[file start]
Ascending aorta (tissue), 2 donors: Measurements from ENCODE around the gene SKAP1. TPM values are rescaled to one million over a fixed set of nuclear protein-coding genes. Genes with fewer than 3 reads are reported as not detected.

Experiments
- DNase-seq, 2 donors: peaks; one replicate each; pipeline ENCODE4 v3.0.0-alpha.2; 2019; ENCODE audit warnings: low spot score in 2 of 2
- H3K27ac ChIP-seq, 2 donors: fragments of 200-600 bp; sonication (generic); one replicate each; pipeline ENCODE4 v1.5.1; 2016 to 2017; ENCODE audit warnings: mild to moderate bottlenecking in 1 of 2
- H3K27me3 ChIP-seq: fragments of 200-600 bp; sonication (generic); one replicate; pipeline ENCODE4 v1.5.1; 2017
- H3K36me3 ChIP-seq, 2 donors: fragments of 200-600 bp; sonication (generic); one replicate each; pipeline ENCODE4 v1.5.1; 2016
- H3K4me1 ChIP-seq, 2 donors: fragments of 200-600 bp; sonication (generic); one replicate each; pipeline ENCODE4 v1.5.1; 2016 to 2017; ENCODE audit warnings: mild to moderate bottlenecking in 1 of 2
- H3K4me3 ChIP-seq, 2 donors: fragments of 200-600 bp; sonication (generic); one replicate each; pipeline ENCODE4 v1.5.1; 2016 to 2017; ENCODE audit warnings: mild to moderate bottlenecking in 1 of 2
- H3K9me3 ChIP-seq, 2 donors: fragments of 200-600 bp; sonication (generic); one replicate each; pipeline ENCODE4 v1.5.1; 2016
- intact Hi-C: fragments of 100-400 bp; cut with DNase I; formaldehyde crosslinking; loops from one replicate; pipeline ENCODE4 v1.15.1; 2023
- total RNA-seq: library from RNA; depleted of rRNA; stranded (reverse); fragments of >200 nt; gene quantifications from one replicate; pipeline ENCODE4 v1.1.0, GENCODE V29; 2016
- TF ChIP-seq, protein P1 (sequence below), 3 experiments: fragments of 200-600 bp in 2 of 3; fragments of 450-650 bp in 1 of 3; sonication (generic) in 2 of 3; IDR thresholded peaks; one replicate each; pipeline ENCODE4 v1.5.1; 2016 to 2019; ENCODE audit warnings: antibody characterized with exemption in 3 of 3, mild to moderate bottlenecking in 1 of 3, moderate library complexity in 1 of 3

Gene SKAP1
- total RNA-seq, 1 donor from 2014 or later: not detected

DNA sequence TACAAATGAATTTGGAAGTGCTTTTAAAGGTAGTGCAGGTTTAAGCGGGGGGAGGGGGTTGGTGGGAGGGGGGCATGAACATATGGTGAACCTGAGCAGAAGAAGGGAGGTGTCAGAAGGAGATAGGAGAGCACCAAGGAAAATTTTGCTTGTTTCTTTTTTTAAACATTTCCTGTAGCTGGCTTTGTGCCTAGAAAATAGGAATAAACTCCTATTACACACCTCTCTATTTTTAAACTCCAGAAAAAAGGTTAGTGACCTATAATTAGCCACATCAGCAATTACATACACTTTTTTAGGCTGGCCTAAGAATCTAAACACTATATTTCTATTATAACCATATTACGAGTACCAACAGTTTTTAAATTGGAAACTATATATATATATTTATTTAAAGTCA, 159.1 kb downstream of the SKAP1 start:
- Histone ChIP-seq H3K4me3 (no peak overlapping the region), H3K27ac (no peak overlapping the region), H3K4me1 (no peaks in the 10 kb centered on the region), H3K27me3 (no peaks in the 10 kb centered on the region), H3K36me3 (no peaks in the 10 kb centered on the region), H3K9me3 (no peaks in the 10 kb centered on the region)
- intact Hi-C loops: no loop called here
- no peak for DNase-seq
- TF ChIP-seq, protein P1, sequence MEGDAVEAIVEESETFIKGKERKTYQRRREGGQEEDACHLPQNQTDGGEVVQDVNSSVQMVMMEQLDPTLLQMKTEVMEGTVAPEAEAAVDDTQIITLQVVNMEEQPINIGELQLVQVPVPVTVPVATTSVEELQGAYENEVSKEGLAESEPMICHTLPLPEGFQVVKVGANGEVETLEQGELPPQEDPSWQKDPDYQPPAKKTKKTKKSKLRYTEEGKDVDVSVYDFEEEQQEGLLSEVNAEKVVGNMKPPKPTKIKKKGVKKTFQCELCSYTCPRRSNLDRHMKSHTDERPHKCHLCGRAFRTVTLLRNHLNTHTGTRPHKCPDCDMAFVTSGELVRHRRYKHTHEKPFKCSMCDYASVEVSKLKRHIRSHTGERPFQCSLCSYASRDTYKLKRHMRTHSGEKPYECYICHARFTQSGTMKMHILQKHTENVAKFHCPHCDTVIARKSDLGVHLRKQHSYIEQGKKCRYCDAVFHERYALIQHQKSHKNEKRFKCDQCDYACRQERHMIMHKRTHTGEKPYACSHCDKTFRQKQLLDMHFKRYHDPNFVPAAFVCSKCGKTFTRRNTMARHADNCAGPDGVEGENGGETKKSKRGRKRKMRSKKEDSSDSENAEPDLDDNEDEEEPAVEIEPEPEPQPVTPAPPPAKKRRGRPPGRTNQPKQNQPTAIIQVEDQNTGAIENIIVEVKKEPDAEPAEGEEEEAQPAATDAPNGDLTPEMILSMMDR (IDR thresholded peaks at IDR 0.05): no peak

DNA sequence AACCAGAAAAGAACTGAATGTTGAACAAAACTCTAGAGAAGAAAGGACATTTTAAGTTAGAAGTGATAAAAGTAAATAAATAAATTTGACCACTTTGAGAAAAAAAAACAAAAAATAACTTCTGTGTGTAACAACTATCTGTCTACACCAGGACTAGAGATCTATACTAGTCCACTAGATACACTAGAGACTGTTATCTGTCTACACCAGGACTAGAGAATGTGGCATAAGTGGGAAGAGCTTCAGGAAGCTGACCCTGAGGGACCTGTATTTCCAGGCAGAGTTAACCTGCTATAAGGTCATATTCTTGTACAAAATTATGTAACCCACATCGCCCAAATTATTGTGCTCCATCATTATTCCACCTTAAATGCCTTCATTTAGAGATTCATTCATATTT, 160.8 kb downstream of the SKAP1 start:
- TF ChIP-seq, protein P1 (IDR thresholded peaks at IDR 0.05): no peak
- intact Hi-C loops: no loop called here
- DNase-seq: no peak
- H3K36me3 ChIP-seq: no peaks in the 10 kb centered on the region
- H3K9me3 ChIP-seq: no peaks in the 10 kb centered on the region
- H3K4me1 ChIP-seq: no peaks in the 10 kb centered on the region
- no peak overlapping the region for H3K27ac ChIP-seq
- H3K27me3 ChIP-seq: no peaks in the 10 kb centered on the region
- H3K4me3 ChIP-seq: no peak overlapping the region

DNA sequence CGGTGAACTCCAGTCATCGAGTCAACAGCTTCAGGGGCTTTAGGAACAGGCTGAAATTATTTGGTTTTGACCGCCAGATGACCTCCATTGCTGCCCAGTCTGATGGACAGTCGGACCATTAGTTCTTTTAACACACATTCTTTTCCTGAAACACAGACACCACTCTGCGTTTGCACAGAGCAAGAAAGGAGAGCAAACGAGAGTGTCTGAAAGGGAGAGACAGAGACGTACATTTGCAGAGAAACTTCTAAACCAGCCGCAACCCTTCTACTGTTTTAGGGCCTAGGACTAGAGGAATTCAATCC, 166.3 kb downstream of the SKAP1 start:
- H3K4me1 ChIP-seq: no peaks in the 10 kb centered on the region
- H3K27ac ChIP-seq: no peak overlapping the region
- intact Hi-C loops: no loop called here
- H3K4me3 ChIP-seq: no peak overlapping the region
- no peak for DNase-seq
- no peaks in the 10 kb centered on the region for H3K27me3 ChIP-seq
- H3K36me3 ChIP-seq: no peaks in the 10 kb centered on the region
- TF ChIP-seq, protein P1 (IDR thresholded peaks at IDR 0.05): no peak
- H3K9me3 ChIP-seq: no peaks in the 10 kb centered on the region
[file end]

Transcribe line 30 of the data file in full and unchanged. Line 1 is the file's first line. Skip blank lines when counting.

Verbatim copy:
DNA sequence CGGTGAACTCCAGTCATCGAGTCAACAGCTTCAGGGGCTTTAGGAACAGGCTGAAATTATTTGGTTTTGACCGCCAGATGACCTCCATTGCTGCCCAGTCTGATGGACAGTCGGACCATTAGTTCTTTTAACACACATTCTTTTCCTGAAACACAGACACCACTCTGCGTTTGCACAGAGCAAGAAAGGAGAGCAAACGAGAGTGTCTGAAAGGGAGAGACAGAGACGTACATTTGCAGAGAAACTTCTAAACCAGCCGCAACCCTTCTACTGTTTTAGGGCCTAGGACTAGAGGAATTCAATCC, 166.3 kb downstream of the SKAP1 start: